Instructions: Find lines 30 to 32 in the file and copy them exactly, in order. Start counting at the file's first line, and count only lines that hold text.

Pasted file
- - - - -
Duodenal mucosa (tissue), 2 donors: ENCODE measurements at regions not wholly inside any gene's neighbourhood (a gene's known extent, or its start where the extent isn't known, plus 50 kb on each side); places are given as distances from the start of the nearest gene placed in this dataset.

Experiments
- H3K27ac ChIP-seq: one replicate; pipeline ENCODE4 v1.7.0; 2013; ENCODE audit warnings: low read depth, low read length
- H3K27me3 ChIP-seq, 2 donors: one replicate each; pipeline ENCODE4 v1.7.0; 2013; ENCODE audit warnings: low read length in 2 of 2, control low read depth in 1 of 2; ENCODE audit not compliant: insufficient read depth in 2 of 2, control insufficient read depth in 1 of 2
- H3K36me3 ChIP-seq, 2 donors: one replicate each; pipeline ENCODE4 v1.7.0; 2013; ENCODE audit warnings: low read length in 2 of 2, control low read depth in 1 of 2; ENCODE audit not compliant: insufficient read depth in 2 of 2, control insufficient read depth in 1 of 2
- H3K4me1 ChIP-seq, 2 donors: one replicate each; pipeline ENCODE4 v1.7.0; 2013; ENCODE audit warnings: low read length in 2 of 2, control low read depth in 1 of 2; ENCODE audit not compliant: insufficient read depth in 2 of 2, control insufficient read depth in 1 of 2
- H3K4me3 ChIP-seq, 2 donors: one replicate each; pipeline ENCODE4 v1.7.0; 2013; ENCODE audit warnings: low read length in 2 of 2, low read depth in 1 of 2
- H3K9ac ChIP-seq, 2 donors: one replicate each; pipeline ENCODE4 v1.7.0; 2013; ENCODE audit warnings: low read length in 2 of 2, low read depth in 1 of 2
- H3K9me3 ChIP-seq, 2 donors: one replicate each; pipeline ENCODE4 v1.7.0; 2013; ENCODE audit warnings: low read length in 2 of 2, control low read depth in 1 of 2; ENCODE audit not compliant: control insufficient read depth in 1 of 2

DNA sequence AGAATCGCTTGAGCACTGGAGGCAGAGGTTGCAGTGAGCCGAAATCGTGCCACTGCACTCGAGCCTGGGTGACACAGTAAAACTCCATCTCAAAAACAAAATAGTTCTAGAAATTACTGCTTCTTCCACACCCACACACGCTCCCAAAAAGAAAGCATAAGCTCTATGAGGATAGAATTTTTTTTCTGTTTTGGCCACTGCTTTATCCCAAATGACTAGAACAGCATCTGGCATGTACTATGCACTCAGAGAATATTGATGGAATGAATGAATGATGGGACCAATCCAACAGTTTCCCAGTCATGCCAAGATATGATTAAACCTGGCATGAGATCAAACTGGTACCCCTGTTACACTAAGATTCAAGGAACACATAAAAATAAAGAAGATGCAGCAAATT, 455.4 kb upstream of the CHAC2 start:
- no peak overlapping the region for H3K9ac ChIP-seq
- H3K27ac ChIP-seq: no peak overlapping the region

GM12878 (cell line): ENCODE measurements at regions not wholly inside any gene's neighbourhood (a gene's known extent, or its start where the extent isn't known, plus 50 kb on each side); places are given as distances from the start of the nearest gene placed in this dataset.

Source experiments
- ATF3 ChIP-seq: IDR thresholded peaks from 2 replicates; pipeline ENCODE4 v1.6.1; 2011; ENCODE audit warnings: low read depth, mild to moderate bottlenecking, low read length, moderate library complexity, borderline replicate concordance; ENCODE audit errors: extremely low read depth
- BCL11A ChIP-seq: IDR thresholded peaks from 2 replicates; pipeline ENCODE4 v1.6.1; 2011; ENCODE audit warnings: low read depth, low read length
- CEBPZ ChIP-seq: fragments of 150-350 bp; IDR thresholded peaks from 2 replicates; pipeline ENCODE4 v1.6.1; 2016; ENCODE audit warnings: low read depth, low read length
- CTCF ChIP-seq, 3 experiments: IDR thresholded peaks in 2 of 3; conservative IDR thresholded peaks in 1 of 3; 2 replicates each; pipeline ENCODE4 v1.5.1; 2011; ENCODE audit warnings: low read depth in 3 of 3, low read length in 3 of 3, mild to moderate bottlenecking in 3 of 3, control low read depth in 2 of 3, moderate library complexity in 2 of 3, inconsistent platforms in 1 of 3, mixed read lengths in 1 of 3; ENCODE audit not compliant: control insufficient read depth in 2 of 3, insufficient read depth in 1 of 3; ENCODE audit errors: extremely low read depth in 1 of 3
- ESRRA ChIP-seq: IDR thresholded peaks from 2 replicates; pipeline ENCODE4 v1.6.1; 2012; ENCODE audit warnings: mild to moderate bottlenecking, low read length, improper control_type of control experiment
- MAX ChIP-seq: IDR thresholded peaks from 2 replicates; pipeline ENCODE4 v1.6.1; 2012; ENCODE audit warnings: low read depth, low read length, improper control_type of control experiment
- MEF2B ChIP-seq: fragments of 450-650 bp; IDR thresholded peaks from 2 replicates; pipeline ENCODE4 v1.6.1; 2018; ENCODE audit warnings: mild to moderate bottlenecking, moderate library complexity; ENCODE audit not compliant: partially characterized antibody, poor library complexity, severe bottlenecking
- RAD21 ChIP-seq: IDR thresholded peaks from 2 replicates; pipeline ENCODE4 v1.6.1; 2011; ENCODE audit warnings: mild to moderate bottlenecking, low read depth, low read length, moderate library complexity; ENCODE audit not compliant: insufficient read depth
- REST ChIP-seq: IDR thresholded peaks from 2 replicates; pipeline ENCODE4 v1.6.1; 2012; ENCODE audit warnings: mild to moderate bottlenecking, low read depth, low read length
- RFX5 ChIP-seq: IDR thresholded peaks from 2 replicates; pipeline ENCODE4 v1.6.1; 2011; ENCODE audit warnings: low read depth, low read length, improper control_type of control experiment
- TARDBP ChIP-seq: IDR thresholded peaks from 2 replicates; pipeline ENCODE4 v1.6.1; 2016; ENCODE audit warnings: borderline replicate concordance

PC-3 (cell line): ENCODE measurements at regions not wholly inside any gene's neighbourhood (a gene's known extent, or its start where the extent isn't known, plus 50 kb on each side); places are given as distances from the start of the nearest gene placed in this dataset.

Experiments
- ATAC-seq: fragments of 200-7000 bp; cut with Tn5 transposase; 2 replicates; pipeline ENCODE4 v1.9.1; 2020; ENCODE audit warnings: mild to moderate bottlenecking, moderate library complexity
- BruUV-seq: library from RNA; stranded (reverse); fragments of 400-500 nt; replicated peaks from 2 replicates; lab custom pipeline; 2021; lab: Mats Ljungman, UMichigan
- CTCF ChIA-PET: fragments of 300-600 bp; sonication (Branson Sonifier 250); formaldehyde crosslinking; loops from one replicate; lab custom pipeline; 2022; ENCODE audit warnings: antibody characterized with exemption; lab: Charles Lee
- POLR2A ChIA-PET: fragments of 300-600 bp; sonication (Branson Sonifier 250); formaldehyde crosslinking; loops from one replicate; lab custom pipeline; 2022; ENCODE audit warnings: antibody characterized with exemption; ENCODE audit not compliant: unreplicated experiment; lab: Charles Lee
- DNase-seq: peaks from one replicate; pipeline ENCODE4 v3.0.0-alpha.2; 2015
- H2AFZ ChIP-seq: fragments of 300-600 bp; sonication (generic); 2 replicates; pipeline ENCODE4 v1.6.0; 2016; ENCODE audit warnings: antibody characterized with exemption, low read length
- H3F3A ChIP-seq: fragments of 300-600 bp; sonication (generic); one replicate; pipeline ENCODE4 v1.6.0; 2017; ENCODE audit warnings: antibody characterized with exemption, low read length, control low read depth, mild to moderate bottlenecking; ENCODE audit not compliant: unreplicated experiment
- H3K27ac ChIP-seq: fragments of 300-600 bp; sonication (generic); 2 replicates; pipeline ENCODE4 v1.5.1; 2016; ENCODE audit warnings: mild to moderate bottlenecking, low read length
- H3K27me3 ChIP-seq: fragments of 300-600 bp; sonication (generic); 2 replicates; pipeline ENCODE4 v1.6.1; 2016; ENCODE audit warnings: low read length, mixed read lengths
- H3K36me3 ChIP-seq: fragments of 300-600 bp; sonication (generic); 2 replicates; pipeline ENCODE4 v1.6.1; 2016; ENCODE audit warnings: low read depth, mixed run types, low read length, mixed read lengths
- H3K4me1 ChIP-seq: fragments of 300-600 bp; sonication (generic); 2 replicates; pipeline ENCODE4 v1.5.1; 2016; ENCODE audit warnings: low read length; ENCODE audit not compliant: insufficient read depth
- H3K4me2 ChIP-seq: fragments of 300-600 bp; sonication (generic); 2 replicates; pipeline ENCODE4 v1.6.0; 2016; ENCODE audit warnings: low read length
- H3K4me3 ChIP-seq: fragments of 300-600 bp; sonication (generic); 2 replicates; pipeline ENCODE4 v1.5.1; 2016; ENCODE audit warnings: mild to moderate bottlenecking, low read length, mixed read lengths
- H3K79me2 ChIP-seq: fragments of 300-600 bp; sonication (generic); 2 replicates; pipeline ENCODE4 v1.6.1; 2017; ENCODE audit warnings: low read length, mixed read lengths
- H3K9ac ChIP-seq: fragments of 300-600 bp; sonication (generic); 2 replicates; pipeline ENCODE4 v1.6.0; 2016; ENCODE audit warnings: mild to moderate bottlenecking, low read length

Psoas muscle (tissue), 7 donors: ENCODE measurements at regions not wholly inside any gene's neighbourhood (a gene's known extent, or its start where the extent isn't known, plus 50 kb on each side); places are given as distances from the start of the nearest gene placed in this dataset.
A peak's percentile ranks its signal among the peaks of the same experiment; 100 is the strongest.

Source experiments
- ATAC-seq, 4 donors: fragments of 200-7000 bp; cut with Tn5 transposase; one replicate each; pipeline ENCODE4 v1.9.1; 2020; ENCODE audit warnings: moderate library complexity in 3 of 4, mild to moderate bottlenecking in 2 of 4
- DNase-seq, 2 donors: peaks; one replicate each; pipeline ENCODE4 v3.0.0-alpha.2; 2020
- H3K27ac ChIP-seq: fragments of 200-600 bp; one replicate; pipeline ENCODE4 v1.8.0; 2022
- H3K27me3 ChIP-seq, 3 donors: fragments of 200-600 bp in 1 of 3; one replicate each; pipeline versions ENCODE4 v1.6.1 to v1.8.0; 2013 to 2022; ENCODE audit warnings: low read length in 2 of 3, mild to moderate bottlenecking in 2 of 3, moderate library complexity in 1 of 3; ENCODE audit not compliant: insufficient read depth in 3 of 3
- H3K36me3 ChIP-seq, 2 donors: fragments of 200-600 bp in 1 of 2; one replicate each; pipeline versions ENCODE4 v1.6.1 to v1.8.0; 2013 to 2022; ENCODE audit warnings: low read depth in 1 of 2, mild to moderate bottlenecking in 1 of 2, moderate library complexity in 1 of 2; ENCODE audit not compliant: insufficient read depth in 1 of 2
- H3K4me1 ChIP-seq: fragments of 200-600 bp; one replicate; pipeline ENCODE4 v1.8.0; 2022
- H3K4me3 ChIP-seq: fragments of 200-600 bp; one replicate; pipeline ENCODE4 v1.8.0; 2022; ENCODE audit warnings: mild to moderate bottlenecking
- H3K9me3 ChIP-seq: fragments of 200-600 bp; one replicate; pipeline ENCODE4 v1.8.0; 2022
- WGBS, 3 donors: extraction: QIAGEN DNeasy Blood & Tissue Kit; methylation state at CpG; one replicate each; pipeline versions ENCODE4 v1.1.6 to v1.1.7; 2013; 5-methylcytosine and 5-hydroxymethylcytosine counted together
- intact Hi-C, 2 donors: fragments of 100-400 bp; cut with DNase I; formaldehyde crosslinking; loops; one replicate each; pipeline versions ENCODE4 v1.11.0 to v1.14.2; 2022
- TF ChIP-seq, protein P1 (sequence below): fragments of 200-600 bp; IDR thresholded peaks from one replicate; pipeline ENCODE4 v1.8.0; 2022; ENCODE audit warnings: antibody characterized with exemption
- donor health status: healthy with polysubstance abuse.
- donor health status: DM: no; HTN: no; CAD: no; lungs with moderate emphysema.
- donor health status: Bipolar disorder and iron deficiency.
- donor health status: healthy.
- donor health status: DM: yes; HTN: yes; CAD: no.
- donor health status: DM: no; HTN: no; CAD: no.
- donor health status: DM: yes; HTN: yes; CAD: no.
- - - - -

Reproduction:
- CTCF ChIA-PET: fragments of 300-600 bp; sonication (Branson Sonifier 250); formaldehyde crosslinking; loops from one replicate; lab custom pipeline; 2022; ENCODE audit warnings: antibody characterized with exemption; lab: Charles Lee
- POLR2A ChIA-PET: fragments of 300-600 bp; sonication (Branson Sonifier 250); formaldehyde crosslinking; loops from one replicate; lab custom pipeline; 2022; ENCODE audit warnings: antibody characterized with exemption; ENCODE audit not compliant: unreplicated experiment; lab: Charles Lee
- DNase-seq: peaks from one replicate; pipeline ENCODE4 v3.0.0-alpha.2; 2015